The first time I darkened the door at Exit/In was more than four decades ago to experience the Southern-style, prog/jazz/funk-isms of the Dixie Dregs. The face-melting paroxysms of guitarist Steve Morse’s chickin’ pickin’ jazz-on-moonshine riffs were mind-blowing, especially up close and personal.
Prior to that, most of my live-music adventures had involved concerts at Municipal Auditorium. While amazing for a ’70s stoner kid, they weren’t as intimate, and the sound could be iffy. The Dregs’ show was a revelation.
I couldn’t have known it at the time, but the Dregs’ show came at the tail end of Exit’s first iteration – it had already been renovated and expanded. Throughout most of the ’70s, the scene on Elliston Place centered around a new crop of up-and-coming singer-songwriters. It was a breeding ground for the likes of Steve Earle, Townes Van Zandt, and John Hiatt, with more of a listening-room vibe than it had when I first visited.
Things began to shift by 1980 or so, as a new crowd began making its voice heard. An alternative rock scene emerged seemingly overnight, fueled by Zeppelin devotees turned punk rock aficionados. Birthed in Phranks-n-Steins and nurtured at Cantrell’s, a new army formed and set its sights on the stage at Exit/In.
By the time X rolled through town for a show in 1983, the die had been cast. The packed room was rewarded with a set for the ages. There was Billy Zoom, standing stationary, perfectly coiffed blond hair and Gretsch Silver Jet guitar, peppering the crowd with punk-infused rockabilly riffs. Exene Cervenka and Joe Doe with their trademark harmonies conjuring up woeful spirits trying to escape a kudzu-covered graveyard. And behind it all, drummer D.J. Bonebrake driving it like an amphetamine-addled trucker doing 90 down the interstate at 3 a.m.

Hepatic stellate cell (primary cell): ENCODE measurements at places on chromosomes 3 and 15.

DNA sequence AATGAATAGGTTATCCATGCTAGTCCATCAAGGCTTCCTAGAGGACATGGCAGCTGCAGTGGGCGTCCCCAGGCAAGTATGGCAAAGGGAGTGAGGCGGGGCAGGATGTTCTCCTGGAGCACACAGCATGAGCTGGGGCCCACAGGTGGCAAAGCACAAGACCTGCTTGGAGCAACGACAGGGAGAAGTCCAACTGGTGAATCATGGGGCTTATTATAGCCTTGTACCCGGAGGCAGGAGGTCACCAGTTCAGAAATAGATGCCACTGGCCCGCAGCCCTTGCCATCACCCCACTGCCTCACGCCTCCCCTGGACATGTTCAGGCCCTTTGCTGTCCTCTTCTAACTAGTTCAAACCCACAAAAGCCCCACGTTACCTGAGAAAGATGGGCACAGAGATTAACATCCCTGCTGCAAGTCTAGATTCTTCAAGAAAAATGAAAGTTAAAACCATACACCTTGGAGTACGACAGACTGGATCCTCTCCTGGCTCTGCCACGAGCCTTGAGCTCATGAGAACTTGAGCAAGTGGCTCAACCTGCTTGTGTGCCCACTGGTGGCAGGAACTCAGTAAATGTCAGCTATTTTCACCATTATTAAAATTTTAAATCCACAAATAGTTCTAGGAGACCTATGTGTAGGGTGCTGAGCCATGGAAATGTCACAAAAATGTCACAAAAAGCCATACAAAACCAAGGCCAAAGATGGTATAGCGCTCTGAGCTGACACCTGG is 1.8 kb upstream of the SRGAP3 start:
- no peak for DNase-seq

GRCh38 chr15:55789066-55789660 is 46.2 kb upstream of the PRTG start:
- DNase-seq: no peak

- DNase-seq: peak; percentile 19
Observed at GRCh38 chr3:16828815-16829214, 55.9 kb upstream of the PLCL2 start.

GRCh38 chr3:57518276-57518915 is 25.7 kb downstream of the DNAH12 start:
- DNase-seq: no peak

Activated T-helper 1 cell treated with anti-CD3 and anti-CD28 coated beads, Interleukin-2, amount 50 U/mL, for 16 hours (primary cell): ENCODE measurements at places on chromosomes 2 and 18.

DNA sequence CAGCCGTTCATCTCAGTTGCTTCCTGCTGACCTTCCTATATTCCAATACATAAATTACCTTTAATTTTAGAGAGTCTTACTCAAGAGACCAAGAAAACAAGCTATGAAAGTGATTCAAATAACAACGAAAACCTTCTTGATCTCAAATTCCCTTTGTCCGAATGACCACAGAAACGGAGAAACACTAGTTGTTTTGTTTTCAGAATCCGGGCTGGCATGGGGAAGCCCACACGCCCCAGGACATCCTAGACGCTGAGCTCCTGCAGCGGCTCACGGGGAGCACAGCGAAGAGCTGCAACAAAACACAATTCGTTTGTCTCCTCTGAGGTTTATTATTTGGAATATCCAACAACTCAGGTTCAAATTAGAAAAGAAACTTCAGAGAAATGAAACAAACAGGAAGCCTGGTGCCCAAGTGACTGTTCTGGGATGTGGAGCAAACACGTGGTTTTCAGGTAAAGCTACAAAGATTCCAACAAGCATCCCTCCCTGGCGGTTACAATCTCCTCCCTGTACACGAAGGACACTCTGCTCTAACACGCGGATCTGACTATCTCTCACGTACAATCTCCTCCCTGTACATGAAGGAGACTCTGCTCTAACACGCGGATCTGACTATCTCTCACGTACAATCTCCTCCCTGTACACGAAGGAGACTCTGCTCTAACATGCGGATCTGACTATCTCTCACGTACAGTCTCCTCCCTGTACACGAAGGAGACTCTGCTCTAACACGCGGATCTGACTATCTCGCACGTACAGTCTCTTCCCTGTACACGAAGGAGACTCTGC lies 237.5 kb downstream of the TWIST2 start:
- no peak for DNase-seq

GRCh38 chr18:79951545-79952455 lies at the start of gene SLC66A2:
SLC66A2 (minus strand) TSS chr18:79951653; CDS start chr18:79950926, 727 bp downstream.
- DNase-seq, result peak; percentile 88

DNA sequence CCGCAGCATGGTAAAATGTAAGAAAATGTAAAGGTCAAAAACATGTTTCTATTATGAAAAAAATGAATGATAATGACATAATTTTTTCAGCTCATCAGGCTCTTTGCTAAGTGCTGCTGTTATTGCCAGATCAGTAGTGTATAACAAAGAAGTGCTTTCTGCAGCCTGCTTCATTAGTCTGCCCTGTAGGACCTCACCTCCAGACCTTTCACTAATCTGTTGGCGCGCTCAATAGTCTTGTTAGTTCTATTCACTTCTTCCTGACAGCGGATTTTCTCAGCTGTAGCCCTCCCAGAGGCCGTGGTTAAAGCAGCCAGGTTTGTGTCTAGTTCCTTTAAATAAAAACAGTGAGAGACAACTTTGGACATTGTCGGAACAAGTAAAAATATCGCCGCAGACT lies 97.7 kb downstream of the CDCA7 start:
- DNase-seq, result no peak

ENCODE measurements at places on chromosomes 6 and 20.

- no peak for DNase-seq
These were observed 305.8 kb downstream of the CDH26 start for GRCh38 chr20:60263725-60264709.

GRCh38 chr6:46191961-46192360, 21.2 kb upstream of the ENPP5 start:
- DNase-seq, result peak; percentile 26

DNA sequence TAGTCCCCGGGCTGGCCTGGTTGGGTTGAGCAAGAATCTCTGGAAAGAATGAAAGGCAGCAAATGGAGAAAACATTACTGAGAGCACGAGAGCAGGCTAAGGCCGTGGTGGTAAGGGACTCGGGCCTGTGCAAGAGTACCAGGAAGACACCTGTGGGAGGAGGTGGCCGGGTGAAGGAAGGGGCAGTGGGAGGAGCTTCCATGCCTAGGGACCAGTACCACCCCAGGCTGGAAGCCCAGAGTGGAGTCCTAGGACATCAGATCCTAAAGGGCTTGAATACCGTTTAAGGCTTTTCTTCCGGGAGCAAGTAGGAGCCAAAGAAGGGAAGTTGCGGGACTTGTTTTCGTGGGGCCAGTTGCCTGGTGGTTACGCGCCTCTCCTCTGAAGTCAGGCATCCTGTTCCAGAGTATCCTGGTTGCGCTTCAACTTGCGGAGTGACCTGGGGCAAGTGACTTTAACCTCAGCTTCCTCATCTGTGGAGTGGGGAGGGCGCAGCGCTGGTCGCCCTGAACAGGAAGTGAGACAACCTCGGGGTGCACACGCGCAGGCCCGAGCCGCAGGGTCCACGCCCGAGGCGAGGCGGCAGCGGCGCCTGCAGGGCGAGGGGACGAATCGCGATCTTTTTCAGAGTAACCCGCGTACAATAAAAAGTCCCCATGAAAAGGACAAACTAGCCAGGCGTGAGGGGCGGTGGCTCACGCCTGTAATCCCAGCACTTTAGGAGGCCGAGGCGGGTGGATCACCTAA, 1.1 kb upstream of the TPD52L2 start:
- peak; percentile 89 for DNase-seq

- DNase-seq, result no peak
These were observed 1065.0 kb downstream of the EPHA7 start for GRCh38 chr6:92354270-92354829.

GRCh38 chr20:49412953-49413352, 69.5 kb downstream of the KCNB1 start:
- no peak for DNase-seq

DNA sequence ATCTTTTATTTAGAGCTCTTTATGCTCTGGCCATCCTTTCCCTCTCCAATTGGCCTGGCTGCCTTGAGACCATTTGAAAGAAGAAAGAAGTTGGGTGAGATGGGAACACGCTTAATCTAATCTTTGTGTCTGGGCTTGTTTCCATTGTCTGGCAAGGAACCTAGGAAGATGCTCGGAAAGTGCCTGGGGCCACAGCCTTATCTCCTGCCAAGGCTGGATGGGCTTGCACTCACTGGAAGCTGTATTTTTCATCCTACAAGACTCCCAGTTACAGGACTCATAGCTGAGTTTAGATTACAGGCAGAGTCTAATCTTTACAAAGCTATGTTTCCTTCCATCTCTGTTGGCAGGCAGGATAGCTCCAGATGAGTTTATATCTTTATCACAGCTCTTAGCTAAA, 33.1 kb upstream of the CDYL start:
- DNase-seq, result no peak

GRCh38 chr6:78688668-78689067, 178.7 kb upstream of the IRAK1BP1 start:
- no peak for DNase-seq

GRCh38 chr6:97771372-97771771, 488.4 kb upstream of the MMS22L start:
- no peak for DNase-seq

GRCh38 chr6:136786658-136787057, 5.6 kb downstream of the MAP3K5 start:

Lilly Hiatt with her band backstage prior to their headlining slot during the final week of shows at Exit/In. (l-r) Nick Harley; Hiatt; Josh Halper; Luke Fedorko. Photo by Chuck Allen
The scene grew throughout the ’80s, and many local bands eventually made it to the coveted stage at Exit/In. The ’90s ushered in a fresh crew with fresh ideas to join their more established forebears. As more live-music venues opened, things became a bit fractured. Where once there was a handful of go-to bars, there were now dozens. People grew up. They moved on, had kids, and pursued professional careers.
And so it goes.
Music scenes tend to have about a 10-year shelf life. Blink and you’ll miss it. There was a point in my life when I spent more time on Elliston Place than I did at home, and Exit/In was integral to that experience.
Who among us doesn’t occasionally pine for the days of carefree youth? The physical structures we associate with those times hold a special place in our hearts. But I always try to remember that it’s the people who make the place, not the other way ’round.
So, here we are. Changing again.
I think it’s entirely appropriate that artists who made their marks over the last decade would perform during the final days of this version of Exit/In: Jeff the Brotherhood, Diarrhea Planet, and Lilly Hiatt. And to have them preceded by artists from scenes of different eras: Carlene Carter, Emmylou Harris, Jason Ringenberg, Walk the West, and Government Cheese.
Lilly’s dad, John Hiatt, first played at Exit/In more than 45 years ago. It’s amazing to contemplate the rise and fall of all the different scenes across that span of time. The amount of music, of connections, of nights out with friends, of living that was done within those walls is staggering.There’s a Disneyland version of CBGB in the Newark Airport. It’s a far cry from the Lower East Side circa 1977, and it’s in Jersey. If, someday, a sanitized version of Exit/In pops up at BNA, it won’t piss me off, though. I’ll just smile as I walk to my gate, thinking, “If they only knew.”